Buried in Dell’s quarterly results was a surprise statistic which indicated that the importance of the box shifter’s extended warranty program continues to rise.
A few years ago it was twice as large as the product warranty operation, now it’s four times larger and it is accounting for a rising percentage of the company’s total revenue.
Dell has traditionally been a big fan of the extended warranty programme and the idea was nicked by Apple, which has now become the world’s largest peddler of extended warranties.
In its heyday, Dell could control the sales channel from beginning to end through its extended warranty policy, kicking HP which usually sold its computers through retailers. These retailers had their own brands of extended warranty to sell and ended up harming HP’s margins.
The money involved was huge, according to Warranty Week. It estimated that Dell had sold $31.1 billion worth of extended warranties since February 2004, as opposed to the $17.5 billion Apple has sold since October 2003.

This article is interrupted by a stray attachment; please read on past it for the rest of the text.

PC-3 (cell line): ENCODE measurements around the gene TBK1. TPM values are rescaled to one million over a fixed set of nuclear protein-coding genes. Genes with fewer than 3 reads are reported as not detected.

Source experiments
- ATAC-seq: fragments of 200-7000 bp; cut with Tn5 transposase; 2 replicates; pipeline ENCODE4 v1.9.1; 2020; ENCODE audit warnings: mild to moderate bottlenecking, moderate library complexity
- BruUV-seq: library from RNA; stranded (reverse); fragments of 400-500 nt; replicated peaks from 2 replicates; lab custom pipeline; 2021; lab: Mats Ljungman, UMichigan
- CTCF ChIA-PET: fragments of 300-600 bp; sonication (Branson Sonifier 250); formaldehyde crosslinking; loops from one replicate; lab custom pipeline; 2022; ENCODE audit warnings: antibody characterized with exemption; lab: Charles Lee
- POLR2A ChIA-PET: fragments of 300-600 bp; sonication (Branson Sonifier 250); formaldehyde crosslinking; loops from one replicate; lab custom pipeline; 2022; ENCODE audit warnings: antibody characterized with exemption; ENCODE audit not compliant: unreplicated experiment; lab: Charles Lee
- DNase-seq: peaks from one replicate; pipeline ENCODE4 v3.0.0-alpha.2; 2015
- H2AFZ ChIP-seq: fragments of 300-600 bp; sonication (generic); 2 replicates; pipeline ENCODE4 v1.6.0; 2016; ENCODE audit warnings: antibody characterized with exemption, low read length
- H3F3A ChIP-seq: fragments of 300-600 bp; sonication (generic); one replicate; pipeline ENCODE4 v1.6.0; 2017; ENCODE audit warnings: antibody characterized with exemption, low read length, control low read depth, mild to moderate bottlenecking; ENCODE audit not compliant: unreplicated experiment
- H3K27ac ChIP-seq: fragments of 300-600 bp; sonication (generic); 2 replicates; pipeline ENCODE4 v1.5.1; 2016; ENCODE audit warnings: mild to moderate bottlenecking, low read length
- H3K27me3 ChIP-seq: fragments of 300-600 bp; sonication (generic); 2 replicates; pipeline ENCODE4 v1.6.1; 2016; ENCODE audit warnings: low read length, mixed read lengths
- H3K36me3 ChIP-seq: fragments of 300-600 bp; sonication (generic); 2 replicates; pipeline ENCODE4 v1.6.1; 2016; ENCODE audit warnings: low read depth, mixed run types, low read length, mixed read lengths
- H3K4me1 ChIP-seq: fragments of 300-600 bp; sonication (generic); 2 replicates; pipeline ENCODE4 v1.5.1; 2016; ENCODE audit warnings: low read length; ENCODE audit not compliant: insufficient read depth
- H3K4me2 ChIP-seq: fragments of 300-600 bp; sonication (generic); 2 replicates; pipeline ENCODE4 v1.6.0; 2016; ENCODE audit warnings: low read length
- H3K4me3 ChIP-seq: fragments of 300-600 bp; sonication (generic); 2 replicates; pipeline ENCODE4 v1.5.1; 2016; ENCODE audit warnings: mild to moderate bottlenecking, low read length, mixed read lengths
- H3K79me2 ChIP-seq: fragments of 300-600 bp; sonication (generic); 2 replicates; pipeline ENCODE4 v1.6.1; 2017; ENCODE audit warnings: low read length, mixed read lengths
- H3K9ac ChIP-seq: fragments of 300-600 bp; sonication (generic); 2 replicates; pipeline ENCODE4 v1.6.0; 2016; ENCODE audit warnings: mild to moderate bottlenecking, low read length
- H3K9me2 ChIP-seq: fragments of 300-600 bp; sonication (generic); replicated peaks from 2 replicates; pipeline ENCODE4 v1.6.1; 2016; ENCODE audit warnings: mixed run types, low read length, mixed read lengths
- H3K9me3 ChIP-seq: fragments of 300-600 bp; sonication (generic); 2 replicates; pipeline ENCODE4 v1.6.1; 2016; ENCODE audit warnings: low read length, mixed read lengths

Apple saw its extended warranty revenue rocket upwards since the launch of the iPhone in late 2007 and probably matches Dell by now.
All this starts to make it clear why Apple has been so keen to avoid EU laws on warranty. Apple has its AppleCare programme, which is an extended warranty that kicks in after a customer owns a product for longer than a year. EU law says that the warranty for electronic goods should be two years, which makes AppleCare less attractive.
Apple has been in hot water in Italy, and now in Holland, for selling its AppleCare packages without doing enough to tell customers that in most cases they do not need it.
The way resellers can get around all this is to offer extended warranty packages which are more generous than the EU laws. But for this to work, the warranty would still have to expire before the parts on the electronic items start to fall to bits.
Last year, Dell reported $4.3 billion in extended warranty sales revenue, and $1.025 billion in product warranty accruals. Apple sold $5.3 billion worth of AppleCare contracts. It was estimated that the cost of actually fixing Apple products was $1.786 billion in claims paid last year.
This means that even with the large volume of products and the lowering of price of components, the profits that the two biggest warranty peddlers have are extremely high.